Working out doesn’t just build your physical strength - it also develops your mental strength and shows you that you’re capable of so much more than you first thought. Not to mention, a fitter, stronger body can lead to improved posture, and there’s nothing that says confidence like walking into a room with your head up and shoulders back.

Life made meaningful 

Feeling a sense of achievement is an instant win for your confidence, no matter what realm of life it’s in, and working on your fitness is a powerful way to feel that winning buzz on the regular. This theory is supported by the American Psychological Association who say that exercise can boost your outlook by providing you with meaningful activity and a sense of accomplishment.

Whether it’s running your first five kilometres, completing a new Sweat program from start to finish, trying a training style you’re unfamiliar with, pushing yourself out of your comfort zone, doing push-ups on your toes or simply clicking start on a workout, fitness offers so many opportunities to celebrate achievement and progress.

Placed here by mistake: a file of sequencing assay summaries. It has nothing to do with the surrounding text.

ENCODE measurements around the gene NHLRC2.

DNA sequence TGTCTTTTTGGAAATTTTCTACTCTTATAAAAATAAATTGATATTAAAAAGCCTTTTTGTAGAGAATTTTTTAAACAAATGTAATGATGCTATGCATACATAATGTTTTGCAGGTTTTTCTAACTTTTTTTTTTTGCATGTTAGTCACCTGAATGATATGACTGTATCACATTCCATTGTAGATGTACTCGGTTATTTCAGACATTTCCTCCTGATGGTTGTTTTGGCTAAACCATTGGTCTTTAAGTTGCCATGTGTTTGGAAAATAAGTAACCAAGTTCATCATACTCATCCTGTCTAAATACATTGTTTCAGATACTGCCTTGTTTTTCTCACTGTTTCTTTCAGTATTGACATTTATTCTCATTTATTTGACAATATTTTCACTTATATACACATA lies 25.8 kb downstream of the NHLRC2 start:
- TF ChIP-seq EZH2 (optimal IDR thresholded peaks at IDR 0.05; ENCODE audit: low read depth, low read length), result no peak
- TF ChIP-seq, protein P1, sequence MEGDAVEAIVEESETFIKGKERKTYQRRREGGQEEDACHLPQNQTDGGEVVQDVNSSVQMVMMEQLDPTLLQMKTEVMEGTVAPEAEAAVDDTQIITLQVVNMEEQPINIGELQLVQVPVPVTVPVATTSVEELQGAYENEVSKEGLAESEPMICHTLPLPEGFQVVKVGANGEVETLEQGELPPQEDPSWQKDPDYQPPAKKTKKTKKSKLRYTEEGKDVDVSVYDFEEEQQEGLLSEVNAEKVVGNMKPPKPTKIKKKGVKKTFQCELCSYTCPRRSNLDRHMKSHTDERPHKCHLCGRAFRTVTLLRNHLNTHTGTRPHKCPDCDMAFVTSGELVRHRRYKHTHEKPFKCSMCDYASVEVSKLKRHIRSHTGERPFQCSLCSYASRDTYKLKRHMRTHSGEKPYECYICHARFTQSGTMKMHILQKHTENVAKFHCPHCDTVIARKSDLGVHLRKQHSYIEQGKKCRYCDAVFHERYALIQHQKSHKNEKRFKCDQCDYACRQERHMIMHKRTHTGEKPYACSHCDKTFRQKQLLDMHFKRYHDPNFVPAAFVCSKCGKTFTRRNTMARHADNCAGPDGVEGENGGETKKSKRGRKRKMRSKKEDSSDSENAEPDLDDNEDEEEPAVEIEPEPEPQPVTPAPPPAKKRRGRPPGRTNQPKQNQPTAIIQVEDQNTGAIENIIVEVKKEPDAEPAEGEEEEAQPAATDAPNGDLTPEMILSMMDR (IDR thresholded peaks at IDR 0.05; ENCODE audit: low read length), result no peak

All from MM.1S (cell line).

Setting fitness goals can also add a sense of meaning to your days by giving you a sense of purpose, something to strive for or get excited about.

How To Be More Confident

The gift of connection

Anyone who has had a workout buddy can attest to the positive effects of making exercise a social activity - it really is such a confidence builder to have a friend cheer you on through every sweaty rep! But there are plenty of ways to add a social element to your workout routine that don’t involve working out together in person if that’s not your jam.

Besides real-life connections, the American Council on Exercise says you can create a network of positivity by making friends or following people online with similar interests, and the Sweat Community is a global network like no other of women supporting women.

Strengthen your mind-body connection and self-talk

We don’t know about you, but when motivation is low or you’re trying to get through a tough workout, a little internal pep talk can go a long way. Using positive self-talk to get through your workouts can rub off into moments of your everyday life, too.